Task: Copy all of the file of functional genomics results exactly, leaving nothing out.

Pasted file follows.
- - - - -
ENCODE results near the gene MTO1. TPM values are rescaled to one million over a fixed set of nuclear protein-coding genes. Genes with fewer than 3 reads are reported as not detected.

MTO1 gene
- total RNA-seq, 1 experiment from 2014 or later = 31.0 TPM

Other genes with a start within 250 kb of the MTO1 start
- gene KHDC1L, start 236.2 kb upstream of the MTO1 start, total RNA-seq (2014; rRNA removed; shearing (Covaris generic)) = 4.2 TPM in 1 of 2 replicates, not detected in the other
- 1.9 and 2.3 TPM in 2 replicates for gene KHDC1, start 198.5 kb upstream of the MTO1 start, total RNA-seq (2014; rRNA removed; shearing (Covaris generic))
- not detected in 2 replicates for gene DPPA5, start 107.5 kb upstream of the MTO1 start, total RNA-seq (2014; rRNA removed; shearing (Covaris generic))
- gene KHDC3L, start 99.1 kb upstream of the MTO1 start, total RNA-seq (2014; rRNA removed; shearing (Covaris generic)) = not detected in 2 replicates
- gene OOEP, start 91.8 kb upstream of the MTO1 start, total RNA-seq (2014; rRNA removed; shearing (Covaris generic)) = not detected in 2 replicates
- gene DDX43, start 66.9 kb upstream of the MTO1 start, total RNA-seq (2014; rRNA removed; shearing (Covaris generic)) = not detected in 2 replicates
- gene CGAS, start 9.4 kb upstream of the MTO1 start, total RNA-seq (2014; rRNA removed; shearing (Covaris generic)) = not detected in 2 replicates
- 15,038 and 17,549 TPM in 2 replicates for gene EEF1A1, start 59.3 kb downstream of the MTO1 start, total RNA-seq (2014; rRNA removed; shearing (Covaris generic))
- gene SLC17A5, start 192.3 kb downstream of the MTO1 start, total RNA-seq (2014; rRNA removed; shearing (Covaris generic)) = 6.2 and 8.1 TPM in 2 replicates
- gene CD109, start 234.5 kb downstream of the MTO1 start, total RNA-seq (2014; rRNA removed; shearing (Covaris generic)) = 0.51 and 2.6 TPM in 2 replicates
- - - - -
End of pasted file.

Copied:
ENCODE results near the gene MTO1. TPM values are rescaled to one million over a fixed set of nuclear protein-coding genes. Genes with fewer than 3 reads are reported as not detected.

MTO1 gene
- total RNA-seq, 1 experiment from 2014 or later = 31.0 TPM

Other genes with a start within 250 kb of the MTO1 start
- gene KHDC1L, start 236.2 kb upstream of the MTO1 start, total RNA-seq (2014; rRNA removed; shearing (Covaris generic)) = 4.2 TPM in 1 of 2 replicates, not detected in the other
- 1.9 and 2.3 TPM in 2 replicates for gene KHDC1, start 198.5 kb upstream of the MTO1 start, total RNA-seq (2014; rRNA removed; shearing (Covaris generic))
- not detected in 2 replicates for gene DPPA5, start 107.5 kb upstream of the MTO1 start, total RNA-seq (2014; rRNA removed; shearing (Covaris generic))
- gene KHDC3L, start 99.1 kb upstream of the MTO1 start, total RNA-seq (2014; rRNA removed; shearing (Covaris generic)) = not detected in 2 replicates
- gene OOEP, start 91.8 kb upstream of the MTO1 start, total RNA-seq (2014; rRNA removed; shearing (Covaris generic)) = not detected in 2 replicates
- gene DDX43, start 66.9 kb upstream of the MTO1 start, total RNA-seq (2014; rRNA removed; shearing (Covaris generic)) = not detected in 2 replicates
- gene CGAS, start 9.4 kb upstream of the MTO1 start, total RNA-seq (2014; rRNA removed; shearing (Covaris generic)) = not detected in 2 replicates
- 15,038 and 17,549 TPM in 2 replicates for gene EEF1A1, start 59.3 kb downstream of the MTO1 start, total RNA-seq (2014; rRNA removed; shearing (Covaris generic))
- gene SLC17A5, start 192.3 kb downstream of the MTO1 start, total RNA-seq (2014; rRNA removed; shearing (Covaris generic)) = 6.2 and 8.1 TPM in 2 replicates
- gene CD109, start 234.5 kb downstream of the MTO1 start, total RNA-seq (2014; rRNA removed; shearing (Covaris generic)) = 0.51 and 2.6 TPM in 2 replicates